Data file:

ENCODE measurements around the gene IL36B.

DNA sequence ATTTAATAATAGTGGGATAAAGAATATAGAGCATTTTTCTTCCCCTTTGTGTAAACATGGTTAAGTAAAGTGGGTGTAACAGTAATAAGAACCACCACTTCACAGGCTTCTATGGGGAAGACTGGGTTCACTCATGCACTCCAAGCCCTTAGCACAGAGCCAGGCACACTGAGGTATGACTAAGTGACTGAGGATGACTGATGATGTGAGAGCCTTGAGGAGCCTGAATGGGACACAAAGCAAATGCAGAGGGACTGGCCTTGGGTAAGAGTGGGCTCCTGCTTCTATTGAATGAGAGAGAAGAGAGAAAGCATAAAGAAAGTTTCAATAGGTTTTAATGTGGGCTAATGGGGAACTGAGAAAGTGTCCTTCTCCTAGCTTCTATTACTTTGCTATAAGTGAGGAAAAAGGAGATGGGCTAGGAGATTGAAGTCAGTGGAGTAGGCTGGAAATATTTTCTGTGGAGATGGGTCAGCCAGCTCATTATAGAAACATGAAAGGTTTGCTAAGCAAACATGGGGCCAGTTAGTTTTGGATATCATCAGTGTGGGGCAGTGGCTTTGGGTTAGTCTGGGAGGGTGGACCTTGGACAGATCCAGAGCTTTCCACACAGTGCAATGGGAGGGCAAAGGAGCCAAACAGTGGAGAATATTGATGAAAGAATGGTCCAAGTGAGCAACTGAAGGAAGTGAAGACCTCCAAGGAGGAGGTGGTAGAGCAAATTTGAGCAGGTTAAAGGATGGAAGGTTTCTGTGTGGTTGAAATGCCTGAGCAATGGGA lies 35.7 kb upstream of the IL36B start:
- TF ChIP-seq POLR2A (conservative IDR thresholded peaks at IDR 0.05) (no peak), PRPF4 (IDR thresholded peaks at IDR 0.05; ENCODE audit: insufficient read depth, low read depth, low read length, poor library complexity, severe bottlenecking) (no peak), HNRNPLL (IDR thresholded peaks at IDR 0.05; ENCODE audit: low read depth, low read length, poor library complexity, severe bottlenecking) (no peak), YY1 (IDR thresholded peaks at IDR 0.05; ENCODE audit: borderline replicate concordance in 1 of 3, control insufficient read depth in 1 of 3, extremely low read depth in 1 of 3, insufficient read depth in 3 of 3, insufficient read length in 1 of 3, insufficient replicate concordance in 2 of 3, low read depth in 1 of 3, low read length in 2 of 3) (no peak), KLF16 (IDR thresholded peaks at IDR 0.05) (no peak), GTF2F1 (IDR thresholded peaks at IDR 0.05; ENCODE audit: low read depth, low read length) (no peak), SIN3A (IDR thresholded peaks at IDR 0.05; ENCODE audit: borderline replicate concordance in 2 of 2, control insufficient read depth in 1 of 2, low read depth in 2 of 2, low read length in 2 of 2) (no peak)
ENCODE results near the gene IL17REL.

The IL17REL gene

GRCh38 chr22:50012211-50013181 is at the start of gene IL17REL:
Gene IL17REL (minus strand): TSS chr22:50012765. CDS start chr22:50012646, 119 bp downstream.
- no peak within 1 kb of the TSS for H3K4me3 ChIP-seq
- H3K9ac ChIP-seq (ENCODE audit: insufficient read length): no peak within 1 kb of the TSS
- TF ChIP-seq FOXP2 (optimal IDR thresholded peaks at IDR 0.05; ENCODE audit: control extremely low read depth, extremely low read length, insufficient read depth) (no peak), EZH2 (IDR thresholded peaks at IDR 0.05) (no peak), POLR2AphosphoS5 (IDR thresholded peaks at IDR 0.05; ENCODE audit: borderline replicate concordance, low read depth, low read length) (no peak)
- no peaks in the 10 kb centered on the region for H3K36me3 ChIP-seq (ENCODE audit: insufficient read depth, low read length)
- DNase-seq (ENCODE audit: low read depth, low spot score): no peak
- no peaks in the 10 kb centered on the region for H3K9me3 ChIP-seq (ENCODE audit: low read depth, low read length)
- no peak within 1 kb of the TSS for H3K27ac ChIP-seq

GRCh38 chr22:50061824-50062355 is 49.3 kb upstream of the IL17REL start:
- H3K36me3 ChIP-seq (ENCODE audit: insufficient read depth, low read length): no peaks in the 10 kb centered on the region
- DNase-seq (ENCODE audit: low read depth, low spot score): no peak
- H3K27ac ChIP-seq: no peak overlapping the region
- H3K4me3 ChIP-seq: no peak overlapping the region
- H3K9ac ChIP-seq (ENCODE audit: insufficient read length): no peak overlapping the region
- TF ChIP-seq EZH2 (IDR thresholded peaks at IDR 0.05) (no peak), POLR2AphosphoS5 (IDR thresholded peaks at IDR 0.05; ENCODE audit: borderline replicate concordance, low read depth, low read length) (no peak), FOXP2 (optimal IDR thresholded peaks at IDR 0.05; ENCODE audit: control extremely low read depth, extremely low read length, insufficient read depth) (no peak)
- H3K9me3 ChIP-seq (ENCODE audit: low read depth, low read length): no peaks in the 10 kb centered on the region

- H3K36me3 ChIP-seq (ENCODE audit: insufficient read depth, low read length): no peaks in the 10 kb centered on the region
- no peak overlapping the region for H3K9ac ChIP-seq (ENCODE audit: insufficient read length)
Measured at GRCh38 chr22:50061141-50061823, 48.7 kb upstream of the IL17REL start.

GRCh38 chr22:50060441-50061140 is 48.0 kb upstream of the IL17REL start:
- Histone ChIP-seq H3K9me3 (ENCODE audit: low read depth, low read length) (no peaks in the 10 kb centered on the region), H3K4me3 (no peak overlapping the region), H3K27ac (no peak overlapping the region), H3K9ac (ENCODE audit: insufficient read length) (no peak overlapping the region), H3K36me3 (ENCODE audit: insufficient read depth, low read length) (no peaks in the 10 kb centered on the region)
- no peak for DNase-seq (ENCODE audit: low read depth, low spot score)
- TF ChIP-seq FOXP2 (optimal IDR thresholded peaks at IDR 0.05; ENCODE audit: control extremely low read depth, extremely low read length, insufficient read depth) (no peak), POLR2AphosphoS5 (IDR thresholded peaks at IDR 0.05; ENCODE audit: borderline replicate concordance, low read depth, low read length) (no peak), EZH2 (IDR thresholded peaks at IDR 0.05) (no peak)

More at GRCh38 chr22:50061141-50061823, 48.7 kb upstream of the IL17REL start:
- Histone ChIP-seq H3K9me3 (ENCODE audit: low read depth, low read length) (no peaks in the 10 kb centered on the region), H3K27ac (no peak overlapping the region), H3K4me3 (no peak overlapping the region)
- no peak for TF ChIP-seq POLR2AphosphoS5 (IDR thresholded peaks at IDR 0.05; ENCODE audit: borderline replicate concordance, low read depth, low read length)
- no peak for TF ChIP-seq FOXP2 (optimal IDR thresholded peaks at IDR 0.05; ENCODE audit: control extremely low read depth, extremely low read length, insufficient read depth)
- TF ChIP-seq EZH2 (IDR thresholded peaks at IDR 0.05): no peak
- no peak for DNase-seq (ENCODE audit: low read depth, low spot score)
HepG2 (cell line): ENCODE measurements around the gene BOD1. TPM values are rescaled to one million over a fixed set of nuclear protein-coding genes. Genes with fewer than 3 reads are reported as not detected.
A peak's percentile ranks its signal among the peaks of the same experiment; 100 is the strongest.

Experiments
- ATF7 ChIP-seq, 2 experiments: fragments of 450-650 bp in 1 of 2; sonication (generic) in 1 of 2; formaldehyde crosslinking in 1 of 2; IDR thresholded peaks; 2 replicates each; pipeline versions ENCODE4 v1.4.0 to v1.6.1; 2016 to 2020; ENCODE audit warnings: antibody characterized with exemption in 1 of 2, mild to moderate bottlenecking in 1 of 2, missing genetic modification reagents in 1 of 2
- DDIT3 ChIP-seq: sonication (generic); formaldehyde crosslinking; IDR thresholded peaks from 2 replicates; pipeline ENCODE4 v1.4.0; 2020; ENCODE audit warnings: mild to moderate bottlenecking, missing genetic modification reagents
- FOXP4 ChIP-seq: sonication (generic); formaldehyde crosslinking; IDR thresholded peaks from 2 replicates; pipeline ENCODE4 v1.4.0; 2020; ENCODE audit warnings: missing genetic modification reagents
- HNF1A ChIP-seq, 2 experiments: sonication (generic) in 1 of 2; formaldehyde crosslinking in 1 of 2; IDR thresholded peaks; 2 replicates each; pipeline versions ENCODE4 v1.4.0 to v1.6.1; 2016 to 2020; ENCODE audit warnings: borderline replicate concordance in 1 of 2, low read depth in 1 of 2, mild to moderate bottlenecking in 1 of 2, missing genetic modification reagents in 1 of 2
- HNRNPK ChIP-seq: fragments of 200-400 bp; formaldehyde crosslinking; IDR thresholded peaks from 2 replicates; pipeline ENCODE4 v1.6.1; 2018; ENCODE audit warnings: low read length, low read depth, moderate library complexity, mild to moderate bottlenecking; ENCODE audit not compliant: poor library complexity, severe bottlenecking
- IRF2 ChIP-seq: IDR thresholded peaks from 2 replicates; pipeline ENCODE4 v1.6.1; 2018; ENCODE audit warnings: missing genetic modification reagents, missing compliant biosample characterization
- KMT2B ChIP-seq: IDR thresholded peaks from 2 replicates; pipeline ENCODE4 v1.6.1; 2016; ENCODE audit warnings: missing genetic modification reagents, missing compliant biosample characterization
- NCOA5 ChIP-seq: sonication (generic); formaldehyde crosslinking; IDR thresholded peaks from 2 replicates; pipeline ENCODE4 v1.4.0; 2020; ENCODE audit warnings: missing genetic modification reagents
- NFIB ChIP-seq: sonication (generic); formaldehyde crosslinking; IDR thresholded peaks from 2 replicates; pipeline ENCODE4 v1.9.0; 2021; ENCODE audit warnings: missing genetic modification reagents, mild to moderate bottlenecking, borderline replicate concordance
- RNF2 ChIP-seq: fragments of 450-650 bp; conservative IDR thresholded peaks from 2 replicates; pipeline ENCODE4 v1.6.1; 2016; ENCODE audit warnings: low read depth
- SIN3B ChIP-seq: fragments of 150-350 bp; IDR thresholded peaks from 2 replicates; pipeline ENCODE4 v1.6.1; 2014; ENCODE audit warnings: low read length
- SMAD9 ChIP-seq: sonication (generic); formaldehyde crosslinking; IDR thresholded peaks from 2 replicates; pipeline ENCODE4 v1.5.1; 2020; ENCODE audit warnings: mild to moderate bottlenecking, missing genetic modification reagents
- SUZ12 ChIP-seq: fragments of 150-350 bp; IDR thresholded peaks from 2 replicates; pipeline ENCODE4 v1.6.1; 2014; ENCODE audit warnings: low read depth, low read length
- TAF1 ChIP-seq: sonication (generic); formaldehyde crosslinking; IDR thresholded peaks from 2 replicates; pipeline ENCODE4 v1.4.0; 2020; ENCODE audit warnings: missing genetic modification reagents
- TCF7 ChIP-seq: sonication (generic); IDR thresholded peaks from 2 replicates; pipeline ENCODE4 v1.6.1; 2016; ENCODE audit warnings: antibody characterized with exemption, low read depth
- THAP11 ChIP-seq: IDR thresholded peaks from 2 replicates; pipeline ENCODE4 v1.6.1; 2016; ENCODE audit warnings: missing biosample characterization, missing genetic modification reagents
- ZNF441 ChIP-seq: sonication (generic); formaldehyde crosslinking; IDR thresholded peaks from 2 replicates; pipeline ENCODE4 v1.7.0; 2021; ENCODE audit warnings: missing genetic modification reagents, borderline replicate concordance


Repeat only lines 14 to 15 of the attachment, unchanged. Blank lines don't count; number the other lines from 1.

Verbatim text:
- no peak within 1 kb of the TSS for H3K27ac ChIP-seq

GRCh38 chr22:50061824-50062355 is 49.3 kb upstream of the IL17REL start: